Roast Beef Quesadilla

Prep Time
Cook Time
Ready In

Recipe: #4444

January 30, 2012

"Quesadillas are one of my favorite things to make because they can be made with such a variety of ingredients. "

Original is 1 serving


  • Serving Size: 1 (145 g)
  • Calories 48.1
  • Total Fat - 0.4 g
  • Saturated Fat - 0.1 g
  • Cholesterol - 0 mg
  • Sodium - 4.9 mg
  • Total Carbohydrate - 11 g
  • Dietary Fiber - 3.5 g
  • Sugars - 6 g
  • Protein - 1.4 g
  • Calcium - 23.5 mg
  • Iron - 0.3 mg
  • Vitamin C - 110.8 mg
  • Thiamin - 0.1 mg

Step by Step Method

Step 1

Saute the onion, corn, jalapeno, and roast beef. Remove from skillet and keep warm.

Step 2

Spread 1 tortilla with cream cheese, pile roast beef mixture on top. Add salsa, cheese, and the other tortilla. Brown in skillet or bake in oven until cheeses are melted.


No special items needed.

Editorial Notes

The ingredient tips, suggestions, variations, facts, questions and answers below are not edits to the original author's recipe. They are not meant to imply any change would improve the recipe. They're offered for convenience, alternative ideas, and points of interest. If you have any comments about them, please post in the Help & Ideas forum.

  • For a spicier quesadilla, add more jalapeno or use a hotter variety.
  • Look for a roast beef that is thinly sliced for easier layering in the quesadilla.

  • Ground beef or turkey instead of deli roast beef - Ground beef or turkey will provide a more substantial protein component to the quesadilla and will add a more intense flavor.
  • Cheddar cheese instead of Monterey Jack cheese - Cheddar cheese will provide a sharper flavor that will contrast nicely with the salsa and jalapeno.

BBQ Chicken Quesadilla Replace the roast beef with cooked BBQ chicken. Use cheddar cheese instead of Monterey Jack. Use BBQ sauce instead of salsa.

Spinach and Mushroom Quesadilla Replace the BBQ chicken with sautéed spinach and mushrooms. Replace the cheddar cheese with feta cheese. Use olive oil instead of BBQ sauce.

Mexican Rice: Mexican rice is a delicious side dish that pairs perfectly with the flavors of the roast beef quesadilla. It's made with long grain white rice, tomato sauce, garlic, and onion, and it's a great way to round out the meal with a touch of Mexican flavor.

Black Beans: Black beans are a traditional Mexican side dish that pairs well with the Mexican rice and roast beef quesadilla. They are a great source of protein and fiber, and they can be cooked with onion, garlic, and cumin for added flavor. They are a great way to add a hearty and healthy element to the meal.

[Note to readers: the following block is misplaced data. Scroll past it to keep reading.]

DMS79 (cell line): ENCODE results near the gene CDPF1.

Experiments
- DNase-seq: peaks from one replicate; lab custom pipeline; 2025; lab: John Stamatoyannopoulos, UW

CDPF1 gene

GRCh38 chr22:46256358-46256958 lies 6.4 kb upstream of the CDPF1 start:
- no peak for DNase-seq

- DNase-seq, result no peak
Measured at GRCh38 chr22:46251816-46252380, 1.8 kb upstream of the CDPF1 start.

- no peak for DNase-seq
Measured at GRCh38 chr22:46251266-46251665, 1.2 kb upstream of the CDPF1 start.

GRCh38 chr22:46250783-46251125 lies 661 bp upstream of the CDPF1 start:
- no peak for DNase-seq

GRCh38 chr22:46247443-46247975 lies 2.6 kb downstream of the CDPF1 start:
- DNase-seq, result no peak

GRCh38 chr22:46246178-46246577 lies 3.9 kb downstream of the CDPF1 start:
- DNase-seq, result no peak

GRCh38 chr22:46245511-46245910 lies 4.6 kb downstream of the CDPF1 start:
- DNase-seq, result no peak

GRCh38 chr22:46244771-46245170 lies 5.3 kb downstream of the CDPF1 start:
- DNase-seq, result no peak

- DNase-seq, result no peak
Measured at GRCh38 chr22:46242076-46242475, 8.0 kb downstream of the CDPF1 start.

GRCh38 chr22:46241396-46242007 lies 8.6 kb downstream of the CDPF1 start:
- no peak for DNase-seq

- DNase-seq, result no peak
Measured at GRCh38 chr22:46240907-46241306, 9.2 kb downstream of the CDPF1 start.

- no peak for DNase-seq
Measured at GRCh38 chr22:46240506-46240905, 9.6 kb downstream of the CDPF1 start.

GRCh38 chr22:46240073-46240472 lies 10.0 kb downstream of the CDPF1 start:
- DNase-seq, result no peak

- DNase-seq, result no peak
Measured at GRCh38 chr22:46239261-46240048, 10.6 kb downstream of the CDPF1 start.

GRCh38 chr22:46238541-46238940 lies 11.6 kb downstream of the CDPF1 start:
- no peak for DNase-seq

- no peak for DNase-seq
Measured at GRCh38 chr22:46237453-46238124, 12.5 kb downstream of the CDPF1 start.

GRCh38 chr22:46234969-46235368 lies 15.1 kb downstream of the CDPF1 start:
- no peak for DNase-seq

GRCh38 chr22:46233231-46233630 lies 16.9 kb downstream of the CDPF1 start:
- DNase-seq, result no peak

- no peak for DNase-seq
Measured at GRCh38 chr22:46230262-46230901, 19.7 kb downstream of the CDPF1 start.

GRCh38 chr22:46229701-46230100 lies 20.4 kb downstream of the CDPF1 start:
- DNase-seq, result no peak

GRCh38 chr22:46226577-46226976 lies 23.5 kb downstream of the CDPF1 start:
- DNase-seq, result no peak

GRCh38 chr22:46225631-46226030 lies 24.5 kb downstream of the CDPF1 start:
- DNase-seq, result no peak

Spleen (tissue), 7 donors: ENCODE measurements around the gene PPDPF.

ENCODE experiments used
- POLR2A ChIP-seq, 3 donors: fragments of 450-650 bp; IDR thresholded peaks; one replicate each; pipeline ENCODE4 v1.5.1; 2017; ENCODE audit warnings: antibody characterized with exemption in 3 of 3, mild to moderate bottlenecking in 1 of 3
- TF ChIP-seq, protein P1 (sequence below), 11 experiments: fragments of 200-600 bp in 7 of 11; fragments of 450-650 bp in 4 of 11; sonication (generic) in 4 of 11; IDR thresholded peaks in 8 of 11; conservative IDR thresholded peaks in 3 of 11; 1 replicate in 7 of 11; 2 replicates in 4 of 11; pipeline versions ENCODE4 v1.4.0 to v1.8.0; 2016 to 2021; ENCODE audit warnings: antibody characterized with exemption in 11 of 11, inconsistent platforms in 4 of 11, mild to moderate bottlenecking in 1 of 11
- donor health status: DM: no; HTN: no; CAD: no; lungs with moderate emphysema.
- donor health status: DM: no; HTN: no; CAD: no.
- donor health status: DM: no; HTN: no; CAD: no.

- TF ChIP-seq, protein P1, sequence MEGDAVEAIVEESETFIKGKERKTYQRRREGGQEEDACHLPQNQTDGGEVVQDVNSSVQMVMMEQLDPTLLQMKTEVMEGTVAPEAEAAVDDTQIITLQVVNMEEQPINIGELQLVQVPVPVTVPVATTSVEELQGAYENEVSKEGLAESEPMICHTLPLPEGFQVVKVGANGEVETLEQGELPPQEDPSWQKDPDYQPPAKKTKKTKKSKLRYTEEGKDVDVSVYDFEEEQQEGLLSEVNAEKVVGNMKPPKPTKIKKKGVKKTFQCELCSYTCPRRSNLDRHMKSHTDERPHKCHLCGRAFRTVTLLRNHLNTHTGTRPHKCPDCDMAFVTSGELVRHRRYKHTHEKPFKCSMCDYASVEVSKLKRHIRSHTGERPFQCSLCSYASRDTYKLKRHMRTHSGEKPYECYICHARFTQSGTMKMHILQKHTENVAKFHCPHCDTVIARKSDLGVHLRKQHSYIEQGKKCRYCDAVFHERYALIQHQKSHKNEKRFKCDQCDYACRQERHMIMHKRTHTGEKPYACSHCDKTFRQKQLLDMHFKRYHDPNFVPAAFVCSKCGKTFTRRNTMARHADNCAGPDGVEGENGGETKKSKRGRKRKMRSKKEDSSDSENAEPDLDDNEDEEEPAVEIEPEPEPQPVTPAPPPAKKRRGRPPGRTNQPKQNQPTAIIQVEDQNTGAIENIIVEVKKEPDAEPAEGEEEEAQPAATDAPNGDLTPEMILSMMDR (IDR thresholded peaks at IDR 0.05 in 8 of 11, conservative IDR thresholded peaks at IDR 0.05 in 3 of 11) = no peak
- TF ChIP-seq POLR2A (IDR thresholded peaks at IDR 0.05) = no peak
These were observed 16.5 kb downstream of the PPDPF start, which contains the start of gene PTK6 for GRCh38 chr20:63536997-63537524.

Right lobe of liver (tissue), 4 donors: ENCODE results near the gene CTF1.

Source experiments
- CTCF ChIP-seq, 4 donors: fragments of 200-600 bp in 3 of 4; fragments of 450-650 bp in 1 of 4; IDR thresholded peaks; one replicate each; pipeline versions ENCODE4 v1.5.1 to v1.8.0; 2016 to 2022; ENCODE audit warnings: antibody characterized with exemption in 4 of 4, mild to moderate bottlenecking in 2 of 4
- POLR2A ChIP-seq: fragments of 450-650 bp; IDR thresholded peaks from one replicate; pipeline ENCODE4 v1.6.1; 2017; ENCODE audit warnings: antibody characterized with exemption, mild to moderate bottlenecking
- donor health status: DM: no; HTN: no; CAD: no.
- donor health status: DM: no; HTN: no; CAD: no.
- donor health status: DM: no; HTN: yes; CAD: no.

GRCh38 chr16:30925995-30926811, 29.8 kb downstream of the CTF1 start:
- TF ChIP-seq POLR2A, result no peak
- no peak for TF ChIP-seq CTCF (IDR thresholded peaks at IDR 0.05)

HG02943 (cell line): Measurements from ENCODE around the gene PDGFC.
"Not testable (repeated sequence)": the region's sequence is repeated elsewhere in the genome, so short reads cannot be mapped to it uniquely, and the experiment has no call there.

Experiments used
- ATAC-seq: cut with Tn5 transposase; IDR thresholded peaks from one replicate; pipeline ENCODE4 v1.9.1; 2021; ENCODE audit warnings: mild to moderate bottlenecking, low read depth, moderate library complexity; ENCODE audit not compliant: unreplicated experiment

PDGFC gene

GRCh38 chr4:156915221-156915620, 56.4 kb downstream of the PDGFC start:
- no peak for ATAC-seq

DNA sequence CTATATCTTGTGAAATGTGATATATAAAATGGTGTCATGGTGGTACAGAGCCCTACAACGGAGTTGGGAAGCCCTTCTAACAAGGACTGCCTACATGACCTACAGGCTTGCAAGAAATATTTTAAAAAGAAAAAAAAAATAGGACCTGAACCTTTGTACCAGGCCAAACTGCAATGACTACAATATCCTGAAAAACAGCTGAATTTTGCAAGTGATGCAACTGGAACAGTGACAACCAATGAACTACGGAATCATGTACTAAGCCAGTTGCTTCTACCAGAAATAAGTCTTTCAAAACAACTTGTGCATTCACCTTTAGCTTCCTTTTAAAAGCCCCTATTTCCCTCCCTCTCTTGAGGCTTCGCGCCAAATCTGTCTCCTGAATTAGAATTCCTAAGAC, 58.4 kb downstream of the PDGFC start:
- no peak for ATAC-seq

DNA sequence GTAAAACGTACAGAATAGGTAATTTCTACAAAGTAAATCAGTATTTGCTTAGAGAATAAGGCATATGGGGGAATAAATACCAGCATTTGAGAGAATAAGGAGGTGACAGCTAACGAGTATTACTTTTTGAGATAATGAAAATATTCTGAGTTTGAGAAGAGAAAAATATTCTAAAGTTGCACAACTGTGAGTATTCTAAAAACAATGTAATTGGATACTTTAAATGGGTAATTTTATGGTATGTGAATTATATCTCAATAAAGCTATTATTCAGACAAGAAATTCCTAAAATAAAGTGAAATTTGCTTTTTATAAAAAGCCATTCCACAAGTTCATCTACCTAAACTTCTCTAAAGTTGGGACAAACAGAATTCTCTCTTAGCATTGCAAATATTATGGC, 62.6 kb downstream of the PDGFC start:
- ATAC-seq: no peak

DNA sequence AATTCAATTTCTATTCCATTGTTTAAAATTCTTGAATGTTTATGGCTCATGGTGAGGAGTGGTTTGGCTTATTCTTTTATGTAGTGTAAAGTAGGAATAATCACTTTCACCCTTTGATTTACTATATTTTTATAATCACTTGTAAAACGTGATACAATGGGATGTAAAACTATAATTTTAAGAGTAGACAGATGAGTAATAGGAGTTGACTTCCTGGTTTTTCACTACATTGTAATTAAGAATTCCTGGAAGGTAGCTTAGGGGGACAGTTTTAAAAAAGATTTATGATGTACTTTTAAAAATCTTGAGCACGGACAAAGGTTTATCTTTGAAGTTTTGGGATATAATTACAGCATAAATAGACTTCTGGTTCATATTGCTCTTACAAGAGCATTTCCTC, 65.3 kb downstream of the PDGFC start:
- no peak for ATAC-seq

Q: How do I make sure the quesadilla is cooked through?

A: To ensure the quesadilla is cooked through, you can either brown it in a skillet over medium-high heat for about 3 minutes per side, or bake it in the oven at 350 degrees Fahrenheit for about 10 minutes.

Q: What ingredients do I need to make a quesadilla?

A: To make a quesadilla, you will need tortillas, cheese, and any other desired fillings such as cooked meat, beans, or vegetables. You may also want to add some spices or seasonings to enhance the flavor.

1 Reviews


Was not fully prepared for just how good this was going to be! The corn blends nicely with the meat, cheeses and salsa (I left the onion out - made this on the fly and didn't have any). You will definitely want to pan fry it so you get that yummy browning - it takes just a tiny bit of oil rubbed onto a nonstick pan to accomplish that. ETA: Have now made this multiple times, once ran out of roast beef for the last quesadilla, so used goat cheese for the meat (ie 3 cheeses!) and that was even more spectacular. The goat cheese gave it an awesome flavor and went really well with the corn and green salsa. This is going into my best of the year recipebook!


review by:
(9 Jun 2015)

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Fun facts:

Fun Fact 1: Quesadillas are believed to have originated in Mexico in the 16th century, and have become a popular dish in Mexican and Tex-Mex cuisine.

Fun Fact 2: Roast beef quesadillas were popularized in the United States by celebrity chef Bobby Flay, who has featured them in several of his cookbooks.